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Criticise the design but not the decision to redesign

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Judging by this week's postbag, the new RIBA logo has not gone down too well. Then again, given that a logo's primary function is to enter into collective consciousness, an unfamiliar logo is, by definition, unsuccessful and a new logo for an established brand is, inevitably, inferior to the one that is to be replaced.

Now that they are threatened with extinction, we have been struck by a wave of fondness and nostalgia for the plump and stately RIBA lions. But did they really do their job that well?

As well as being familiar, an effective logo needs to be appropriate and distinctive. As a work of exemplary draftsmanship and classic heraldic design, the old logo is a fitting emblem for the long-established profession of architecture. It looks exactly as a logo should - perhaps to the point where it lacks distinctiveness.How many non-architects could distinguish the RIBA logo from the crests of numerous other venerable institutions?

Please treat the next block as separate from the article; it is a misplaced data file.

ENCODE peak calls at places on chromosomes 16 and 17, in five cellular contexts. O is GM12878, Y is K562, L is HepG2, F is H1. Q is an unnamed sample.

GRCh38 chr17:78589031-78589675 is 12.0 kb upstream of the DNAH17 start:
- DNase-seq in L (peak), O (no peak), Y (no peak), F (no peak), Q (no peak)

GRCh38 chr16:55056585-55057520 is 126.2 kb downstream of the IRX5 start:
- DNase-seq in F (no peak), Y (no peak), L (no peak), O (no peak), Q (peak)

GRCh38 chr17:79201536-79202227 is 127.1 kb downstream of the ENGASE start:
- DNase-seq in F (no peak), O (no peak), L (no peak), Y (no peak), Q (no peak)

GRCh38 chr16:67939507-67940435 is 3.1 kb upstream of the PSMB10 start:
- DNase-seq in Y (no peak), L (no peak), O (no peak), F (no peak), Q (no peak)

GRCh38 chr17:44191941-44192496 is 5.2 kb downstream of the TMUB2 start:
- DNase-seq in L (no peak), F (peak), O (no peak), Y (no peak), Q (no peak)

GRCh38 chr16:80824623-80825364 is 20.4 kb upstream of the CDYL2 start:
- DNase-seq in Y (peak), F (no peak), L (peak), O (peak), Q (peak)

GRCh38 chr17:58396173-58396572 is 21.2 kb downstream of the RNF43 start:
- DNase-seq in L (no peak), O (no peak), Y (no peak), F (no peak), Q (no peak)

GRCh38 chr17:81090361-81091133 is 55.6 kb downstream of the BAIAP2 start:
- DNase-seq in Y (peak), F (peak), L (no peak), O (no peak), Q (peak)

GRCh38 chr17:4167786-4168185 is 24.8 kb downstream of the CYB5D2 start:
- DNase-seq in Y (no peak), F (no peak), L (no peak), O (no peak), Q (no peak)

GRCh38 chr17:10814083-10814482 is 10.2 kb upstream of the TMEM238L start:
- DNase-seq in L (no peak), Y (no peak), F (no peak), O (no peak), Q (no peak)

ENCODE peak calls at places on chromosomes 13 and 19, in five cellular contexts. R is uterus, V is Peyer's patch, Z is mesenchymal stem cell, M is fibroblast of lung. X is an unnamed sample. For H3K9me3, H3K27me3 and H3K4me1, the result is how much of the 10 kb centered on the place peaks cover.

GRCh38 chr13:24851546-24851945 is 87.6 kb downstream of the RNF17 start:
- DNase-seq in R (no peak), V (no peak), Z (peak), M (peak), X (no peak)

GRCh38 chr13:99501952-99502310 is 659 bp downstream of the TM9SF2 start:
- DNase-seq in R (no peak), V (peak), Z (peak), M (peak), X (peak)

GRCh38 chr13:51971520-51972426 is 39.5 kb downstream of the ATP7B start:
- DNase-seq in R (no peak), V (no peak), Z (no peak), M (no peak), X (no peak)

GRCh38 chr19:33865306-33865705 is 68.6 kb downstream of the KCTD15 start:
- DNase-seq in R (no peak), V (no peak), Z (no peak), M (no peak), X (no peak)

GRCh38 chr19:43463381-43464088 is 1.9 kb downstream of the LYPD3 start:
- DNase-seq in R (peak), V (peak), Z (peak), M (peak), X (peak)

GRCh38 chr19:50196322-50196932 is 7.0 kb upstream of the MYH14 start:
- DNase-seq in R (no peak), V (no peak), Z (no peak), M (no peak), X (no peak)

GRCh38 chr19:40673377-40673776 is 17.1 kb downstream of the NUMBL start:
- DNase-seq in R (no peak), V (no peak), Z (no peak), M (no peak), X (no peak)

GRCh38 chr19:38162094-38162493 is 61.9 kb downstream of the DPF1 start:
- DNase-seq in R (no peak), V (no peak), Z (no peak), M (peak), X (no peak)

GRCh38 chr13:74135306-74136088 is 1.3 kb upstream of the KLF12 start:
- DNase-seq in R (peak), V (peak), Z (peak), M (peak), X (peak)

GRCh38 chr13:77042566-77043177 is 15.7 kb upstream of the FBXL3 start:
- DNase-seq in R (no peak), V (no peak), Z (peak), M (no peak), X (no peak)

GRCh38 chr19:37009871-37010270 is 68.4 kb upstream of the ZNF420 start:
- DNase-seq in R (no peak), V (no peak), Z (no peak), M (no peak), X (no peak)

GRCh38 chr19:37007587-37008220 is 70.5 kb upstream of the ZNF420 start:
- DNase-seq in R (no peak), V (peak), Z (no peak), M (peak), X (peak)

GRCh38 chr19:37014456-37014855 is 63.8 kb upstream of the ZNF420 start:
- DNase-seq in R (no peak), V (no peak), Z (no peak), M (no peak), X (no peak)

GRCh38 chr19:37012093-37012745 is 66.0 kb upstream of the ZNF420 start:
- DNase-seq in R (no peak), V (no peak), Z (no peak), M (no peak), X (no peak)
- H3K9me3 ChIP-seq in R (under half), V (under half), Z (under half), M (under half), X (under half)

As a design-led profession, architecture's visual branding ought to stand out. Heated disagreement about the merits or demerits of the new logo is a healthy indication of a profession that understands the importance of design and feels confident about its own views. More worrying are complaints about 'wasting' money on design - especially from a profession which is engaged in a constant struggle to combat the perception that it charges exorbitant fees for 'a few scribbles on a piece of paper'.

In a climate where the ability to 'deliver' is deemed the all-important architectural skill, the architectural drawing is relegated to a tool to facilitate construction.

The lovingly executed presentation drawing is all too often seen as simply a piece of propaganda to persuade or mislead planners, juries and unsuspecting clients.This week we announce the winners of the Bovis Lend Lease/Architects'Journal Awards, which are presented every year to the best exhibits in the architecture room of the Royal Academy Summer Show: a timely reminder that an architectural drawing - or model - is a work of art in its own right.

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